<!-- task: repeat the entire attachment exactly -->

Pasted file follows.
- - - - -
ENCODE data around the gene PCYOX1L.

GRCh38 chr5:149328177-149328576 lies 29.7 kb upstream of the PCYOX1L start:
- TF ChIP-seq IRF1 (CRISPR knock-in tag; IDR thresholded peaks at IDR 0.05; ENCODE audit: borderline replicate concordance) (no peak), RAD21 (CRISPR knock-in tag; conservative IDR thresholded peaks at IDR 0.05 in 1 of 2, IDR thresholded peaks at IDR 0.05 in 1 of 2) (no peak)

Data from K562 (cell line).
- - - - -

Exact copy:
ENCODE data around the gene PCYOX1L.

GRCh38 chr5:149328177-149328576 lies 29.7 kb upstream of the PCYOX1L start:
- TF ChIP-seq IRF1 (CRISPR knock-in tag; IDR thresholded peaks at IDR 0.05; ENCODE audit: borderline replicate concordance) (no peak), RAD21 (CRISPR knock-in tag; conservative IDR thresholded peaks at IDR 0.05 in 1 of 2, IDR thresholded peaks at IDR 0.05 in 1 of 2) (no peak)

Data from K562 (cell line).